Namibia’s enthralling desert landscapes may exude an unmerciful harshness, but they are rich in wildlife and now shelter growing or stable populations of Africa’s most iconic safari species.
Given numbers of these vulnerable or endangered animals – elephants, cheetahs, black and white rhinoceros and lions – are plummeting elsewhere on the continent, this is an even greater achievement.
The moderate climate, fertile soil and minerals found on the land and in the waters of Indonesia make the archipelago an ideal habitat for a large amount of incredible flora and fauna. Indonesia is divided by the “Wallace Line” - an imaginary line between Bali and Lombok, continuing north between Kalimantan and Sulawesi.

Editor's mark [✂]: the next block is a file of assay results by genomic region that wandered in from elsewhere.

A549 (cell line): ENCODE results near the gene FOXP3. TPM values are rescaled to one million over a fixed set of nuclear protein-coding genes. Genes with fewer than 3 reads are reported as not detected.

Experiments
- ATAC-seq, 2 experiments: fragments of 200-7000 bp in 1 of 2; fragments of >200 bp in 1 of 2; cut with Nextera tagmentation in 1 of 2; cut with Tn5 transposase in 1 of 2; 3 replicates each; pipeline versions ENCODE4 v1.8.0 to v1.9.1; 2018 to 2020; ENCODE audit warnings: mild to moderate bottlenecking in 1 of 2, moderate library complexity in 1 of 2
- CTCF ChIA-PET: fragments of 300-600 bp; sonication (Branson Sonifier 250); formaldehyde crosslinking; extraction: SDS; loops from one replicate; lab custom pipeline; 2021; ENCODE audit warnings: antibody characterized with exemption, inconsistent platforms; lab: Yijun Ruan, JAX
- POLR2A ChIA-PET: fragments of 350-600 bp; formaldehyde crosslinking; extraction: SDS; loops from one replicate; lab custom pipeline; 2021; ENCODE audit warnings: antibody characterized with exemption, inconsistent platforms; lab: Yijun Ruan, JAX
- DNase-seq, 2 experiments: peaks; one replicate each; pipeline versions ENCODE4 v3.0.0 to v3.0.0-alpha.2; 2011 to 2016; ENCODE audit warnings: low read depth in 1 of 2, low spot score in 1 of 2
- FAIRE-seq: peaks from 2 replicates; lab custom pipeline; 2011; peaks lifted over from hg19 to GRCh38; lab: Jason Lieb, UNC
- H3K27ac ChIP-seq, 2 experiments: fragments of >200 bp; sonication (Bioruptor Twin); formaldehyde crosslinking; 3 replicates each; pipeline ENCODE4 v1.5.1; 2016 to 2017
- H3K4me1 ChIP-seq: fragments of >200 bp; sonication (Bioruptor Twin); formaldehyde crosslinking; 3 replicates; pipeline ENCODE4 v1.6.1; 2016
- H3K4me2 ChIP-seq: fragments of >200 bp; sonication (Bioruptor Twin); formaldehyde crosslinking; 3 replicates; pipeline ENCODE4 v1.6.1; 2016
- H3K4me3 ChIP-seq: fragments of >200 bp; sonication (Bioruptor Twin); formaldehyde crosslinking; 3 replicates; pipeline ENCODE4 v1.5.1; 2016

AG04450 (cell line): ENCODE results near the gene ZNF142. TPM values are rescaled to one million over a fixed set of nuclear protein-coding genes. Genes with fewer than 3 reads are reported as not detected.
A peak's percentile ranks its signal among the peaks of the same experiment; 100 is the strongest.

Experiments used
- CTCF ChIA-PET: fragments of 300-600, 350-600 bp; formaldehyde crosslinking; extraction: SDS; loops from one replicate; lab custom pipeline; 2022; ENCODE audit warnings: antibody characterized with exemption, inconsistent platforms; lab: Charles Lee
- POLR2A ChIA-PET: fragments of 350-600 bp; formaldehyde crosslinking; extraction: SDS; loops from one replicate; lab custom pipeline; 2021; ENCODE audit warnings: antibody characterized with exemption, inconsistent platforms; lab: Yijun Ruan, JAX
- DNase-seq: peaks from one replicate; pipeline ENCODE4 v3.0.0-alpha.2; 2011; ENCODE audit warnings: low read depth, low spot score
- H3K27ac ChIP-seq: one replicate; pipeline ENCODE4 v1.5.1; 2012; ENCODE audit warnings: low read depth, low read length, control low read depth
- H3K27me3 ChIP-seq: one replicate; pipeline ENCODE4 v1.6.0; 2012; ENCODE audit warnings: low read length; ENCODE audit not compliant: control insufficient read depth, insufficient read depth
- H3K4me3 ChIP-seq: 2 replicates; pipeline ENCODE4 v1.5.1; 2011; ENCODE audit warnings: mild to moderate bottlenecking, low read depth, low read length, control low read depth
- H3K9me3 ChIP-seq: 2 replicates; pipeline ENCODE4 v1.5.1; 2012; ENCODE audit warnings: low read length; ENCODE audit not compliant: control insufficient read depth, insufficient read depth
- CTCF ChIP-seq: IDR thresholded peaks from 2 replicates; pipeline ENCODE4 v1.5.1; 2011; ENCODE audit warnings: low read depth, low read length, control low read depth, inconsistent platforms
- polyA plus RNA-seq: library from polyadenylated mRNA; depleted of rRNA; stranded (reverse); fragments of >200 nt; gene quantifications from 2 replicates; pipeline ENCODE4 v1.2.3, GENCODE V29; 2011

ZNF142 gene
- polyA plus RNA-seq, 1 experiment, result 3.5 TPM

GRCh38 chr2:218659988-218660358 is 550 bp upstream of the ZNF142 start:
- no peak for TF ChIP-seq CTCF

Any vegetation or wildlife found to the west of the line is traditionally Asian in nature while anything to the east is similar to that found in Australia.
Located in southern Africa on the Atlantic Ocean, Namibia consists of 200 million acres of ocean shores, woodland savannas, lush floodplains and picturesque deserts. It is a relatively new country, having achieved its independence in 1990.
Namibia was the first African country to incorporate protection of the environment into its constitution, and the government gave people living in communal areas the opportunity to manage their natural resources through the creation of communal conservancies.
These conservancies – as well as governments, nonprofit organizations and other entities – have restored populations of lions, cheetahs, black rhinos, zebras and other native wildlife to the world’s richest dry land. Through initiatives, such as ecotourism, restoration has generated sustainable income for their communities.